OPEC’s second-largest oil producer, Iraq, has never hidden the fact that it wants to get the highest possible revenues from its oil. It even pleaded exemption from the cartel’s cuts in the talks leading to the production reduction deal, on the grounds that it needed more funds to fight ISIS.
Iraq didn’t get that exemption, but it is now considering a change in the way it prices its oil exports to the most prized market for the Middle Eastern producers—Asia—in an effort to increase its oil revenues.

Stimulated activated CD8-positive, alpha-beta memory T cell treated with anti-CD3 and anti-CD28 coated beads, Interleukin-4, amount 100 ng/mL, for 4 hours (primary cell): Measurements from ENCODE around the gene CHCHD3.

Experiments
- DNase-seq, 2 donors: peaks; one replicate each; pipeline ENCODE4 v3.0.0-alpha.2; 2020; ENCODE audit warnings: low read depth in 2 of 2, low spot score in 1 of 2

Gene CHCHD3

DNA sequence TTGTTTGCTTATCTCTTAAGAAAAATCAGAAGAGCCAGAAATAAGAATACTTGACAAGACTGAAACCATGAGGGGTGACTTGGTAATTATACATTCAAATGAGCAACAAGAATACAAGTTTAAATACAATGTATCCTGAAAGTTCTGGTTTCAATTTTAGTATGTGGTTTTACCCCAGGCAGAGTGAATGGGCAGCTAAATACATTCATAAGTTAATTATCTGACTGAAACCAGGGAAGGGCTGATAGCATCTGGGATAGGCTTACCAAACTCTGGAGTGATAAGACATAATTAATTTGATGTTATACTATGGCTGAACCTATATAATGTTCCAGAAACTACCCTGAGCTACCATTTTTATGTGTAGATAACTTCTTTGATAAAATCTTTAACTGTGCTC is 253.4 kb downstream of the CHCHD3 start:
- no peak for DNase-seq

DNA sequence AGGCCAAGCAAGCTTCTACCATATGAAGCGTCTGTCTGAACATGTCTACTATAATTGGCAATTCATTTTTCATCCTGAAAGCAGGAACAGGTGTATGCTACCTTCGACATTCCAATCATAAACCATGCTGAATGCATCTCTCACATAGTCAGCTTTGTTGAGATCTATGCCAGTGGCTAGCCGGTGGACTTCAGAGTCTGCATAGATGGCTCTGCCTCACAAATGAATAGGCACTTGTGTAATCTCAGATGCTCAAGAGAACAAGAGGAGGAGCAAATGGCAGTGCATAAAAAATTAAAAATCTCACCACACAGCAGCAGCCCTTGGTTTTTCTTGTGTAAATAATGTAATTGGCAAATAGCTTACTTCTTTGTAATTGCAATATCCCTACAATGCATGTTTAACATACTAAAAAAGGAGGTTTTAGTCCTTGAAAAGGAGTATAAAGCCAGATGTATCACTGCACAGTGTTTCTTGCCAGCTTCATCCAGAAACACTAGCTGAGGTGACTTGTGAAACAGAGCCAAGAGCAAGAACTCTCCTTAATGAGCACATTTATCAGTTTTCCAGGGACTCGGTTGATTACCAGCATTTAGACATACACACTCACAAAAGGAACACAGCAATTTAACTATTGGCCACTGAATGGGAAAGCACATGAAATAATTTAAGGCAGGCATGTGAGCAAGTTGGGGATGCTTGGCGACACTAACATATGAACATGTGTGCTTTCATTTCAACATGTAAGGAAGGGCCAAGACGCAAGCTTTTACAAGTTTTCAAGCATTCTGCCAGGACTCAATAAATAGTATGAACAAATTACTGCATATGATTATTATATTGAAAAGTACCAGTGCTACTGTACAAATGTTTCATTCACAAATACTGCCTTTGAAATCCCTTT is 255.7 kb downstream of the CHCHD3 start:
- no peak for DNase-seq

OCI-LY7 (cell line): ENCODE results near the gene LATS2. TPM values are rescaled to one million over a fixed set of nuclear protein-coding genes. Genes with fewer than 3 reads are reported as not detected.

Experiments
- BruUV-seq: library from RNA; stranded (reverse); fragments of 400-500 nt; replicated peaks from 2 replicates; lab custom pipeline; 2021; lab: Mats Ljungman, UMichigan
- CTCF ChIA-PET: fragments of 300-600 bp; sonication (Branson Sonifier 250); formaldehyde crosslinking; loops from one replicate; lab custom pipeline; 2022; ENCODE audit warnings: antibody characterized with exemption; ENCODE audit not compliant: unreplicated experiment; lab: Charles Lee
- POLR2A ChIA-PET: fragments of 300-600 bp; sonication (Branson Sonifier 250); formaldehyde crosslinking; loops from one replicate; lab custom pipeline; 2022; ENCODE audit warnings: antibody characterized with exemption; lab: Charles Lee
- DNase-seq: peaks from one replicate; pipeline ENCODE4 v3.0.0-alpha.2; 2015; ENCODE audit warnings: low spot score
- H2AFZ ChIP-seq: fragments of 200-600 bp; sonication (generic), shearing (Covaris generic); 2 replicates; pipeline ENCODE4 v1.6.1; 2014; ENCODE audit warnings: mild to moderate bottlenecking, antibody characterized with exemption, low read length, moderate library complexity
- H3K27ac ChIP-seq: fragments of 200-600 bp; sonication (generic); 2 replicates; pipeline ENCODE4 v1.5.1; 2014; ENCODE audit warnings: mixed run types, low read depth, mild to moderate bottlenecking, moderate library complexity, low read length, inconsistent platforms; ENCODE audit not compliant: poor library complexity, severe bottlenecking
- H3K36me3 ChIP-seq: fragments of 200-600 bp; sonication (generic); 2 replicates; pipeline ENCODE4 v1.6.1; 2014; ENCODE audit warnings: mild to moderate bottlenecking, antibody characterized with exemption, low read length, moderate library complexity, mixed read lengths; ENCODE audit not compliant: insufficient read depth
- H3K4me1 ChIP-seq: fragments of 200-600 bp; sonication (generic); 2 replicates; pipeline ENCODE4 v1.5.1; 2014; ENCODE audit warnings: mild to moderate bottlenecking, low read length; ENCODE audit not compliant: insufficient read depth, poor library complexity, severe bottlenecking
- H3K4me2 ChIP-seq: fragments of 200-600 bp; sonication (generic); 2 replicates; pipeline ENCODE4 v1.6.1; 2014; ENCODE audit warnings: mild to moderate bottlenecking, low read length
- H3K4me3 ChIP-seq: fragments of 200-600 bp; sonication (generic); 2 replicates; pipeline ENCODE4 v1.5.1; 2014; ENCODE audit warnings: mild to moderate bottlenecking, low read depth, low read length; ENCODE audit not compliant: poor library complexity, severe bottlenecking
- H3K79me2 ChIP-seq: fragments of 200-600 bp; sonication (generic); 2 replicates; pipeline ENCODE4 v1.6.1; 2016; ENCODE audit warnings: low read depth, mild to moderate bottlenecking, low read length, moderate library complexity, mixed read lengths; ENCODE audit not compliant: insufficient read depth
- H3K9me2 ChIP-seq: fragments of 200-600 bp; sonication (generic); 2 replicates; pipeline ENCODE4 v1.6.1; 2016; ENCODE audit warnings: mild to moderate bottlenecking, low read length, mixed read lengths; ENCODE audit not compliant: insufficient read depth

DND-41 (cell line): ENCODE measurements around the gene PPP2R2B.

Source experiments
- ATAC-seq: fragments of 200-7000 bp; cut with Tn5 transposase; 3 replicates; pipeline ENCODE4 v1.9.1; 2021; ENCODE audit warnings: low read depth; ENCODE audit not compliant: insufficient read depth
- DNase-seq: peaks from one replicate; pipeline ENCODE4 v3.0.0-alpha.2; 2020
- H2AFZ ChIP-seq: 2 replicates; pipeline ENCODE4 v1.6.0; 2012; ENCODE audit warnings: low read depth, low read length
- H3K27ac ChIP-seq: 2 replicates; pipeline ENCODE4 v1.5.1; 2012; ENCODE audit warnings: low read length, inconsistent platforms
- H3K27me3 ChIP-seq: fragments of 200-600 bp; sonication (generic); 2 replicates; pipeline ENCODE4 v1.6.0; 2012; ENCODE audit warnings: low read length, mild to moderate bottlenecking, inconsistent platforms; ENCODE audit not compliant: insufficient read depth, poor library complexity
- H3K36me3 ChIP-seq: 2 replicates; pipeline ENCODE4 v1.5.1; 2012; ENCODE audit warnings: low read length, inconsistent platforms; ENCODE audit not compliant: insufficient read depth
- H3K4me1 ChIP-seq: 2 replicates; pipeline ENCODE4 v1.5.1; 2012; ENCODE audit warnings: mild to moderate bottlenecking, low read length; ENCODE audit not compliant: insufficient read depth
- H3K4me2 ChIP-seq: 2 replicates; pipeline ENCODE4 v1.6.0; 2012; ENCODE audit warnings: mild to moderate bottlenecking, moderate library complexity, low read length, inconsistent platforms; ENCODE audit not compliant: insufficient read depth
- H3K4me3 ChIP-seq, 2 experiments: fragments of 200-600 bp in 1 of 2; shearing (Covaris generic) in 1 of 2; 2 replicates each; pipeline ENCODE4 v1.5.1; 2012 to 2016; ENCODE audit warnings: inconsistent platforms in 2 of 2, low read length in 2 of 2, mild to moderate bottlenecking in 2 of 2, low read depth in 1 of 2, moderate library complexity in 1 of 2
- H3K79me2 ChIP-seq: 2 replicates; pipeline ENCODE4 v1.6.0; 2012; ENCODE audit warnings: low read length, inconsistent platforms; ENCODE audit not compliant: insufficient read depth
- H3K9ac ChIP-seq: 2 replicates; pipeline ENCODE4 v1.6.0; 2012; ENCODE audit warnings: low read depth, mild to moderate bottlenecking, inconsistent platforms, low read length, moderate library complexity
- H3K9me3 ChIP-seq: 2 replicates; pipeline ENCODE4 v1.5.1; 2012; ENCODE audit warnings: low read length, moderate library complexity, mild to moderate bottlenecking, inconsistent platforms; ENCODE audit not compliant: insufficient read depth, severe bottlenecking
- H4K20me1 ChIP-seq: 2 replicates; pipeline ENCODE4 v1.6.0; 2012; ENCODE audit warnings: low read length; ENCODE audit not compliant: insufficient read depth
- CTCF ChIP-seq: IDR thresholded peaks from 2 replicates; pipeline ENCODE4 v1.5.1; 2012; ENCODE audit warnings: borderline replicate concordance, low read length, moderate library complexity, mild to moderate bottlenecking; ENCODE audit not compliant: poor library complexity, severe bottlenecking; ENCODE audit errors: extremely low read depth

Iraq’s state marketing company SOMO is seeking feedback from customers by August 31 on a plan to change the Basra crude pricing for Asia to the Dubai Mercantile Exchange (DME) Oman futures beginning next year, dropping the average of Oman and Dubai quotes by S&P Global Platts. Iraq’s idea is seen as a breakaway move from the leading Middle Eastern exporter, Saudi Arabia, whose official selling prices (OSP)—using S&P price assessments for decades—are usually followed by the other main producers in the region.